As a political philosopher and German Jew during the rise of Nazism, Hannah Arendt had a lot to say about totalitarianism and the elements that give rise to such movements.
Read on for key insights from The Origins of Totalitarianism.
Across the plains of Osage, Oklahoma, small flowers begin to bloom in April. By May, however, larger plants spring up, overshadow, and choke out the smaller flowers that had blossomed first. The Osage Indians refer to May as the season of “the flower-killing moon.” This natural cycle is a fitting metaphor for the systematic murder of Osage Indians at the hands of greedy settlers wanting claim to Osage lands.
Read on for key insights from Killers of the Flower Moon.
12 Minute Read
How do you enrich your inner life in a culture that cares far more about the externals? Columnist David Brooks marks out for us the forgotten road to character and introduces us to remarkable individuals from history who have walked it.
Read on for key insights from The Road to Character.
In his classic book The 5 Love Languages, psychologist and speaker Gary Chapman argues that dysfunction in marriages is largely rooted in the fact that we all speak different love languages, and people fail to learn and speak their partner’s. This leads to couples running on empty emotional tanks. Chapman explains the five love languages (words of affirmation, quality time, receiving gifts, acts of service, and physical touch), and then shows how the discovery of your spouse’s love language can lead to a more loving, lasting marriage.
Read on for key insights from The 5 Love Languages.
10 Minute Read
How do we make sense of the disparity between the rich and poor? Why do some nations prosper and others fail? Daron Acemoglu and James A. Robinson argue that the common explanations of geography, culture, and ignorance are all inadequate. The answer to the question of inequality is found in institutions. Some nations have political and economic institutions conducive to growth while others do not. Why Nations Fail tells us why popular hypotheses don’t work and why institutions are the true difference makers.
Read on for key insights from Why Nations Fail.
8 Minute Read
As Paul Kalanithi neared his graduation from Stanford Medical School, he knew he was physically ill. Subsequent testing confirmed that he had stage IV lung cancer. This book became his final project, an attempt to convey what dying means to a person who is still living. Paul chronicles those things that brought him a sense of significance throughout his life and especially in his last days.
Read on for key insights from When Breath Becomes Air.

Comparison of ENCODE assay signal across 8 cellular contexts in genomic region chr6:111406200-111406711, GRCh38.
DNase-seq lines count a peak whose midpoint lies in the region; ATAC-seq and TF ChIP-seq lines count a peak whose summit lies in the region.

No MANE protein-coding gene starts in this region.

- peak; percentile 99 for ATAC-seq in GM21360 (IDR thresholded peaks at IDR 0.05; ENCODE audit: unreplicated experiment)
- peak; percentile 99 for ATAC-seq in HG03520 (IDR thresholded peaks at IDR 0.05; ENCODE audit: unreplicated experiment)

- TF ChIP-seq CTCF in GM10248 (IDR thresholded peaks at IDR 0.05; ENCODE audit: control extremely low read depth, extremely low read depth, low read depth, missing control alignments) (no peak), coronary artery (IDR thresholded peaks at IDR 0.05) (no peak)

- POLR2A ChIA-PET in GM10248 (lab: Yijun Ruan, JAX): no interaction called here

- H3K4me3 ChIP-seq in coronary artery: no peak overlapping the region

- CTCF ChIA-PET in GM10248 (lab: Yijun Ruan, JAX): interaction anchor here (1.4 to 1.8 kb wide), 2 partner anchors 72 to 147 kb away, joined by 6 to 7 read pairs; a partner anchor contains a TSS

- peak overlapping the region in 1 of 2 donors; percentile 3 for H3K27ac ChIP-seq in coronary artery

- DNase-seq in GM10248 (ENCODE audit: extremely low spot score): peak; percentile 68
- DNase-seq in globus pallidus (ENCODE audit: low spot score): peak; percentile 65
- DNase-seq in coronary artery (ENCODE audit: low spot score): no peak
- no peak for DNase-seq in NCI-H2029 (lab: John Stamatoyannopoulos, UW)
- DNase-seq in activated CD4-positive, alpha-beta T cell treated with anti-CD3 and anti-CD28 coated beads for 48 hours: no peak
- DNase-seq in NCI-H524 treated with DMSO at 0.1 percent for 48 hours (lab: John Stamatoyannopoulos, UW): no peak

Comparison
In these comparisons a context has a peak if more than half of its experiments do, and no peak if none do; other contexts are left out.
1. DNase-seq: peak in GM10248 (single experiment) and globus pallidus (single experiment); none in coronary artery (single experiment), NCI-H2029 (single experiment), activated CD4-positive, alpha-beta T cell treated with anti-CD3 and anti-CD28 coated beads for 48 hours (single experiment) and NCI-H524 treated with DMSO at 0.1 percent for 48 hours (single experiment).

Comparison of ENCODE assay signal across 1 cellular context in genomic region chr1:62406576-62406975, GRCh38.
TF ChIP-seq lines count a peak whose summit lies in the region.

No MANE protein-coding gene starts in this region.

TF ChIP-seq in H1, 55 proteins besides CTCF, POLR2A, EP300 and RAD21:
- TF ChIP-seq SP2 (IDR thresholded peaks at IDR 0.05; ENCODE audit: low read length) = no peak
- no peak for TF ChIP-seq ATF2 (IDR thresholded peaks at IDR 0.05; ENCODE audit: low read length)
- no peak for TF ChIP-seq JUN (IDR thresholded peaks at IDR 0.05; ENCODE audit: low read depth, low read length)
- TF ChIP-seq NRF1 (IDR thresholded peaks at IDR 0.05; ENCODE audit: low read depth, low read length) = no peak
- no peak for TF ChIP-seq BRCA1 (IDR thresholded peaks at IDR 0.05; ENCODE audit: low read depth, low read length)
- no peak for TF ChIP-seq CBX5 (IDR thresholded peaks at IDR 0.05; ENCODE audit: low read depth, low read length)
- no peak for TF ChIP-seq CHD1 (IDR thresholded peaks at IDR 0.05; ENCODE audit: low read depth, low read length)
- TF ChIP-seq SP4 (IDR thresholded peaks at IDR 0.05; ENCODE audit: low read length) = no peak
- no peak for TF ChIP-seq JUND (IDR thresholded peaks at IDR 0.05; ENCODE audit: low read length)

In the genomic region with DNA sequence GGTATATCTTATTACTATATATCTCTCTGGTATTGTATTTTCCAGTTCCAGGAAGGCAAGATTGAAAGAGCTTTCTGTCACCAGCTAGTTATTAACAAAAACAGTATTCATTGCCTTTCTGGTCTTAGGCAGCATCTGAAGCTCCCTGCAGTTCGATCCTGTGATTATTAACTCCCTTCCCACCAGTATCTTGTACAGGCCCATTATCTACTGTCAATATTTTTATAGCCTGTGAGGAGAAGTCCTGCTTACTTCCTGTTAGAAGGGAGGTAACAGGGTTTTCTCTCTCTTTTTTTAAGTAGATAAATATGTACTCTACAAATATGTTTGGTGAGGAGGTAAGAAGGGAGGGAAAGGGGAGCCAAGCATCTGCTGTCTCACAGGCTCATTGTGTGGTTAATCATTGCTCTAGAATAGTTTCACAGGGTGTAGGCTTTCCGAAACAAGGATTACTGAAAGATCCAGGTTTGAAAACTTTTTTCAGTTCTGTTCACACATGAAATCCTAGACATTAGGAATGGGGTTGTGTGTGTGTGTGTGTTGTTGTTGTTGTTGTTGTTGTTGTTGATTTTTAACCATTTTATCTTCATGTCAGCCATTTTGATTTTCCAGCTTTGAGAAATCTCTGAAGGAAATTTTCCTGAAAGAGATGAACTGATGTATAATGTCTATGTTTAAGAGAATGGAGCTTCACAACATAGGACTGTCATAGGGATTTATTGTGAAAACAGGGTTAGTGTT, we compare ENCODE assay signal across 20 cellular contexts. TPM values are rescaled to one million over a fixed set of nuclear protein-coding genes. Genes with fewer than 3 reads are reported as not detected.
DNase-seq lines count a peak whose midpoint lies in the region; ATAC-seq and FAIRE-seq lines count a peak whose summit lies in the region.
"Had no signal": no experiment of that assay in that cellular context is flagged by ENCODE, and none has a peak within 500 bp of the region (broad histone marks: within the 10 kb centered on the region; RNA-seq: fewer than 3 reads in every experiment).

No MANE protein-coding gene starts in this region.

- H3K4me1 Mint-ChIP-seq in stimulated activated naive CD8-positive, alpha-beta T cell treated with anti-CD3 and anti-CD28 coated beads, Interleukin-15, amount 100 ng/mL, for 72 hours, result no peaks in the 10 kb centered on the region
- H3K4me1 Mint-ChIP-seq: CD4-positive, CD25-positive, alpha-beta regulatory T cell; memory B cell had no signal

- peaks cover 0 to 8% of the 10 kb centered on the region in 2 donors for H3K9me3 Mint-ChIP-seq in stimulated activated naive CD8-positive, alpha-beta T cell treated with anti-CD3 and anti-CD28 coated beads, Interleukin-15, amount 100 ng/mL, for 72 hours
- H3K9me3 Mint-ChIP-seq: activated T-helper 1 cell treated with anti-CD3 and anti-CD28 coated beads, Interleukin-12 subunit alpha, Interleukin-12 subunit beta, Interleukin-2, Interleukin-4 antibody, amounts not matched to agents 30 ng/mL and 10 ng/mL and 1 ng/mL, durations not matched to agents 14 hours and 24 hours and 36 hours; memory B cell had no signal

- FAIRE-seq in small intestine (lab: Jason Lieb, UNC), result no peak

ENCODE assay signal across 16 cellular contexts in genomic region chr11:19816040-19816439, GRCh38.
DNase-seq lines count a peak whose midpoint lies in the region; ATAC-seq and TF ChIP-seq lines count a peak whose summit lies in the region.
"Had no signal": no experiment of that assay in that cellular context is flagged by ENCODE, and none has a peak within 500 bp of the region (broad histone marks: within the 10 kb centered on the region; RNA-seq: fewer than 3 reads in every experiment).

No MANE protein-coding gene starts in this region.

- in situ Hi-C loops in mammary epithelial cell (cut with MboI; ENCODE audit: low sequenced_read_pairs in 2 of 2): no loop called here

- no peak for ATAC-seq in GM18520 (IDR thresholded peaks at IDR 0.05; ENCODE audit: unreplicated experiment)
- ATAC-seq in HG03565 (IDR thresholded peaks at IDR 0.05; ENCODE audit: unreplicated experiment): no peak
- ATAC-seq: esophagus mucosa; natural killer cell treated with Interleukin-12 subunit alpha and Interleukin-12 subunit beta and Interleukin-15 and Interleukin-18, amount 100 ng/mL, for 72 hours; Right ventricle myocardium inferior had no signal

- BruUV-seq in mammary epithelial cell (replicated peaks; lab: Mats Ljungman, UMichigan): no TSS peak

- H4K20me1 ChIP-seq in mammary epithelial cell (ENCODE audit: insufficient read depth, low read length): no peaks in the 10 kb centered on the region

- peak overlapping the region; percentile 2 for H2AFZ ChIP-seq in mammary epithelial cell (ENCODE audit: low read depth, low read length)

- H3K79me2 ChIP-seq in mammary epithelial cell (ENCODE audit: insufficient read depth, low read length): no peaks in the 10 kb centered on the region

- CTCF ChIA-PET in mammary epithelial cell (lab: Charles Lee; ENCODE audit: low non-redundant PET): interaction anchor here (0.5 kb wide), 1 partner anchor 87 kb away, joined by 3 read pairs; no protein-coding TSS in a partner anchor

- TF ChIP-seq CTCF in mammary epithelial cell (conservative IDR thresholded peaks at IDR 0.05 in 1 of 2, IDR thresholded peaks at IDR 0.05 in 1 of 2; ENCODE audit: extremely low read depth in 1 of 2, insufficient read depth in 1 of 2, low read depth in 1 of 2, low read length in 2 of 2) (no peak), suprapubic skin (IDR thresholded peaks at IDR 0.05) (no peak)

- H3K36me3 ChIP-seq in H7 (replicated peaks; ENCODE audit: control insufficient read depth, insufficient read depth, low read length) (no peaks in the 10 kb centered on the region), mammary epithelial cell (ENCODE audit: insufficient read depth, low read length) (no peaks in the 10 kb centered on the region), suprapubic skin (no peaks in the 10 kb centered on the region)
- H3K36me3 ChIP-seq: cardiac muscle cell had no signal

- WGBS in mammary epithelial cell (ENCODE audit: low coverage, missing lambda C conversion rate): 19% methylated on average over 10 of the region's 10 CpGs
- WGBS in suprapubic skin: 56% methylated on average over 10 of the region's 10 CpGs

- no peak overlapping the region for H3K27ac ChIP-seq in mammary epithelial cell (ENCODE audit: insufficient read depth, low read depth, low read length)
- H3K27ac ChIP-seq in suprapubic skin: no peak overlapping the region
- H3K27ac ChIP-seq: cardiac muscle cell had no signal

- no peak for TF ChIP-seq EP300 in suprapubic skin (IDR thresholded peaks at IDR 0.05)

13 Minute Read
Napoleon Hill was once a poor Appalachian boy. Orphaned at thirteen and poorly educated, he joined the newspaper business. After several years as a journalist, he had the good fortune of landing an interview with business tycoon Andrew Carnegie. Carnegie could see that young Hill had grasped the secrets of business success that Carnegie had been elucidating. Carnegie commissioned Hill to interview 500 successful individuals, learn their stories, and distill guiding principles of wealth acquisition that could be shared with the general public. Think and Grow Rich is a bestseller from 1937 that illuminates critical steps to success from Hill’s twenty-year project of researching success and interviewing tycoons and politicians like Teddy Roosevelt and Thomas Edison. What it all comes down to is the connection between outlook and making it rich. This book teaches you how to harness thought and turn it into wealth.
Read on for key insights from Think and Grow Rich.
7 Minute Read
In The Subtle Art of Not Giving a F*ck, Mark Manson takes on the prevailing cultural beliefs about the good life. He identifies the sources and assumptions of a toxic positivity that leads to paralyzing, unrealistic expectations and a generation of people who feel worthless, discontented, and depressed. His counterintuitive approach is to stop trying so hard, and figure out what is actually worth caring about and what is not. This book provides tools for reframing the way we see the world, our problems, our values, and ourselves.
Read on for key insights from The Subtle Art of Not Giving a F*ck.
10 Minute Read
Since its publication in 1989, Covey’s The 7 Habits of Highly Effective People has sold more than 25 million copies worldwide. Covey’s approach differs from the myriad quick-fix solutions that promise outward change, but neglect to evaluate the character and habits of the person. This book defines a habit as the internalization of principles such as empathy, cooperation, and growth. As Covey shows us, to achieve your goals, you must build your character on a principle-centered foundation.
Read on for key insights from The 7 Habits of Highly Effective People.
9 Minute Read